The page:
Febreeze NOT good for Audi

Robert Deutsch rdeutsch at sk.sympatico.ca
Thu Dec 19 02:30:06 EST 2002

Hate to break it to ya Ben, but as soon as the foam starts to degrade it
needs to be completely replaced. The good news is that it can be
replaced and look better than new. I did this a few years back on an '84
Rabbit diesel that I restored. It turned out immaculate! (tons of

First remove the entire headliner (this might take a while but is
necessary). Once the headliner is out (and sunroof liner) rip off all
the old fabric and completely scrape off the fuzzy mess of foam without
damaging the headliner itself (I found that a fine wire or nylon brush
worked well). Make sure that it is perfectly smooth 'cause you're gonna
see every little bump when you are done. Purchase a good spray fabric
adhesive (expensive ~$20 a can) that is appropriate for the high
temperatures that the roof will reach in the summer, from your local
upholsterer or fabric shop (3M is good but there are others). If you
can, buy two in case you need it (see if you can return unused cans) as
this all has to be done at once. While you are buying your adhesive,
order some suitable headliner fabric as well. The upholsterers have a
good variety of suppliers so you will find exactly what you're looking

Once you have a perfectly cleaned headliner (no foam dust or debris),
set it out flat in a clean workspace with lots of room to move and fresh
air ventilation (this stuff reeks!). Have two buddies handy as this
works best with three people (or four). Make sure that the fabric more
than covers the headliner as you want extra on all sides. These next few
steps have to be done within minutes - it will say on the can what the
setup time is. Usually once you spray the stuff you have to lay on the
fabric immediately. Watch what you get this glue on, it will NOT come
off of anything, especially the good side of the fabric!

Starting at one end, spray the headliner evenly like you would paint a
car, back and forth making sure to have complete coverage. Try not to
build any one spot up too much and don't worry about the edges at first.
Do this as quickly as possible and if you think that you can't do the
entire thing at once (depending on the glue) you may want to do a half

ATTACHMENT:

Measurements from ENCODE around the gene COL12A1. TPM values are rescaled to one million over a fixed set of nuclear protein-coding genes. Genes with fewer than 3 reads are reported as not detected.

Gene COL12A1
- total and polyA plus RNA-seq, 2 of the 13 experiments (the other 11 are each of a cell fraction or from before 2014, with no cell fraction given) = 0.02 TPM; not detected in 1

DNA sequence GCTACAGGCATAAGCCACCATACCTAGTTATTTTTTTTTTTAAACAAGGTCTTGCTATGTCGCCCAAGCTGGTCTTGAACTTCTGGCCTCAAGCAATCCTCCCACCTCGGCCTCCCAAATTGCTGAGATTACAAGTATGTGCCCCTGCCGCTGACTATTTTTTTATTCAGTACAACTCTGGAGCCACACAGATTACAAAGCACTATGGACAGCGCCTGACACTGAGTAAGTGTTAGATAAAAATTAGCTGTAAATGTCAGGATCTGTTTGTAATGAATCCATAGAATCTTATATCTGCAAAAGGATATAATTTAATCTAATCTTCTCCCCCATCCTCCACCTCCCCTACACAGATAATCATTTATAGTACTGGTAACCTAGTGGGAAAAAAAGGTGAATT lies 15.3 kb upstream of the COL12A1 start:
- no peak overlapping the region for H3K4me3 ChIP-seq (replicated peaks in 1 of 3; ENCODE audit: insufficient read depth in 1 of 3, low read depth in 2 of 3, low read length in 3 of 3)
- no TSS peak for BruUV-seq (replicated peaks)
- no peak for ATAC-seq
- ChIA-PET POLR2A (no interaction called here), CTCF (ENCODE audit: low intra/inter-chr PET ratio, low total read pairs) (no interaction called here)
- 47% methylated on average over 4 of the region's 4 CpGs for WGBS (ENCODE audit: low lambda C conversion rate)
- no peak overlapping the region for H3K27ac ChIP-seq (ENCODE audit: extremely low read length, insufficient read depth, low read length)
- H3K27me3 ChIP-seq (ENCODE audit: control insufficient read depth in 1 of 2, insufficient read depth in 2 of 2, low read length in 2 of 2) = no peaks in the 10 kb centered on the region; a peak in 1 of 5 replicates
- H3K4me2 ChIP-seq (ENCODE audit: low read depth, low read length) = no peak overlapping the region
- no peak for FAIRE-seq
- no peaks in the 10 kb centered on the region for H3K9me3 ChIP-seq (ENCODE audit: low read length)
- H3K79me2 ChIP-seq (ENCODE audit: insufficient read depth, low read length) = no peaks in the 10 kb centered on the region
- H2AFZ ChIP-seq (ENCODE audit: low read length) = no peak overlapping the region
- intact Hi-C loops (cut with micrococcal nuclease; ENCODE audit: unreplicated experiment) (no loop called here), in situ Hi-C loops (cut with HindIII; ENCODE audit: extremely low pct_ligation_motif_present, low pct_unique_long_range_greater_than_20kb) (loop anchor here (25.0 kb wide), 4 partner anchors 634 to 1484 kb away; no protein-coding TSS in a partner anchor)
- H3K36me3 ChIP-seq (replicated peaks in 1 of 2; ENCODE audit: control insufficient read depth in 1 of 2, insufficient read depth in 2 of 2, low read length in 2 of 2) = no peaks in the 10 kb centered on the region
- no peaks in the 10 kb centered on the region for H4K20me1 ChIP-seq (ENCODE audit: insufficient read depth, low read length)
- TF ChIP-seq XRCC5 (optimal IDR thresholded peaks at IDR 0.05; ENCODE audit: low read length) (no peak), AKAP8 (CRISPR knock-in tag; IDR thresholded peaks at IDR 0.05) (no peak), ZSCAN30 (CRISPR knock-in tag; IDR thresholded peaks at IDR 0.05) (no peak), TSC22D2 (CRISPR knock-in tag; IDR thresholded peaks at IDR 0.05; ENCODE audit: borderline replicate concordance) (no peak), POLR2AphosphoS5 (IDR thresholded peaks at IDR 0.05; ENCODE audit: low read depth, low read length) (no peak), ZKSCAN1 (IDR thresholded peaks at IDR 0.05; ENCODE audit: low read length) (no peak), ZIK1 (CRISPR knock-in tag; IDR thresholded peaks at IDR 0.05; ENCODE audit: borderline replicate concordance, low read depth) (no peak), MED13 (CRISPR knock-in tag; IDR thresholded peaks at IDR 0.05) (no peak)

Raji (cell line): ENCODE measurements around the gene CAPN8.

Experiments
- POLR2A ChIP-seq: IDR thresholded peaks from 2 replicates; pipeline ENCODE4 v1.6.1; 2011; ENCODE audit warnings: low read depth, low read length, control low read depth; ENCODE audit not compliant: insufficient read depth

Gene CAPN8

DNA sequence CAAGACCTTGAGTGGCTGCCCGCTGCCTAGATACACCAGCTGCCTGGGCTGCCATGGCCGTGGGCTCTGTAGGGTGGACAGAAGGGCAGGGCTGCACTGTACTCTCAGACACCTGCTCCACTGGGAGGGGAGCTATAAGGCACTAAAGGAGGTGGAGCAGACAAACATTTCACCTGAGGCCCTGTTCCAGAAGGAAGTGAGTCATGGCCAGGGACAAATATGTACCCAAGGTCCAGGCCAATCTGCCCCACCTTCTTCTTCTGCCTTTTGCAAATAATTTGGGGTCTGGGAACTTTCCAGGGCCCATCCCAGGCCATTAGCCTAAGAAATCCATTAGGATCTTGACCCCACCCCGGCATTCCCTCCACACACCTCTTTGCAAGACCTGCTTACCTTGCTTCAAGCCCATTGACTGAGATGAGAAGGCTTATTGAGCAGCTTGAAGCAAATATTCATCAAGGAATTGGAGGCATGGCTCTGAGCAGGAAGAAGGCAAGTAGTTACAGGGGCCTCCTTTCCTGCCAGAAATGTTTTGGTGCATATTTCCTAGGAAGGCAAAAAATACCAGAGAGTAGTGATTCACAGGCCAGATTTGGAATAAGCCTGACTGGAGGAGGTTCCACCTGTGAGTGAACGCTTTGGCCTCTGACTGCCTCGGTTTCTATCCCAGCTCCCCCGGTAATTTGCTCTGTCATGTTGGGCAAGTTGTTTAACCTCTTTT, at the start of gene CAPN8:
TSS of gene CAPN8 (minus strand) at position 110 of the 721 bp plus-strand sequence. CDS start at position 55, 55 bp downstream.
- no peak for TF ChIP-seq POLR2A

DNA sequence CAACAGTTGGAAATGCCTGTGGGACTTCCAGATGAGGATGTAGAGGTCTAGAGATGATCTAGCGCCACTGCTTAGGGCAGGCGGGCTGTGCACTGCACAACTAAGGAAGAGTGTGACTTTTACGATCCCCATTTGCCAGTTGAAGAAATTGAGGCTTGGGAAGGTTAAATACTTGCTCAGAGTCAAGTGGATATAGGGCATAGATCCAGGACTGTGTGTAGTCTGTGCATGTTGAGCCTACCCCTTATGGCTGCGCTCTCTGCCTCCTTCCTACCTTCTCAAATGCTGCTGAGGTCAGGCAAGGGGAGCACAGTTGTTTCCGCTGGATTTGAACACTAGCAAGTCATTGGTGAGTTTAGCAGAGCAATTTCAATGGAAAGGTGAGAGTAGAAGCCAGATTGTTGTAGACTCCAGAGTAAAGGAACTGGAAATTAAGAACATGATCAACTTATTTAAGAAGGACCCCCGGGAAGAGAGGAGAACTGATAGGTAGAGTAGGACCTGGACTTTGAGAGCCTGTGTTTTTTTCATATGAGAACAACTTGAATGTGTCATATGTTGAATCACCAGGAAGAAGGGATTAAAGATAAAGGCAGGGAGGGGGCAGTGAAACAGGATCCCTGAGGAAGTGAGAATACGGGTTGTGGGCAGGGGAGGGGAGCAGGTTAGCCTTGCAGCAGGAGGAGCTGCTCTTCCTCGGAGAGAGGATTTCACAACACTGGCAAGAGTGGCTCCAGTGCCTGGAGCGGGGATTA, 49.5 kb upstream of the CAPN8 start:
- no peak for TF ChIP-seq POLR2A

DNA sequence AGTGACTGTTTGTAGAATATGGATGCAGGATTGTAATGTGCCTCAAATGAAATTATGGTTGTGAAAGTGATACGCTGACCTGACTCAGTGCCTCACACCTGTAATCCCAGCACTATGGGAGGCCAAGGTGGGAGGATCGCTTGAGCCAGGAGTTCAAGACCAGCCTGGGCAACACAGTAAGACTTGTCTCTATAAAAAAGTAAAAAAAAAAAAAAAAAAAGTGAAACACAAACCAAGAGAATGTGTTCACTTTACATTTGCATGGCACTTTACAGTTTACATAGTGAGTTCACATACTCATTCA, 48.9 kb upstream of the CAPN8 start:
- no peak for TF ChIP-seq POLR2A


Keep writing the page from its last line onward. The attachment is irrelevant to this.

or third at a time. Now spray around the edge of the section you just
did making sure to get right to the edge.

When you have finished the section that you are spraying, immediately
have your two friends ready and holding the fabric up above the end to
start (preferably rolled with the foam side out) with one person on
either side. Spray about six inches of the bottom of the roll as a
primer. Start the end carefully (your friends keeping the fabric taught
the whole time) by placing the fabric down overlapping the edge by at
least an inch or so. As you move down the headliner, spray the underside
of the fabric ahead by a foot at a time (again with complete coverage),
or have a third friend do this, and use your clean hands to smooth on
the fabric a bit at a time. You can also use a soft body filler
applicator or such if you like. Do this firmly so that the two layers of
glue bond together but be careful not to get any wrinkles - they will
not come out, and forget trying to pull it up and try again (unless it
it just a tiny bit and you catch it immediately - most of the time it
ends up just ripping). After the whole headliner is covered, check
around the edges to see if there are any spots that you may have missed,
and give them a quick blast of glue and smooth them out.

When all is said and done, give it a few hours or so to dry and voila!
you have a professional looking upholstery job. Or you could just cough
up the extra fifty to hundred bucks and have someone do it for you.

Good luck!

Rob Deutsch
'90 CQ20v
'01 Beetle Turbo S

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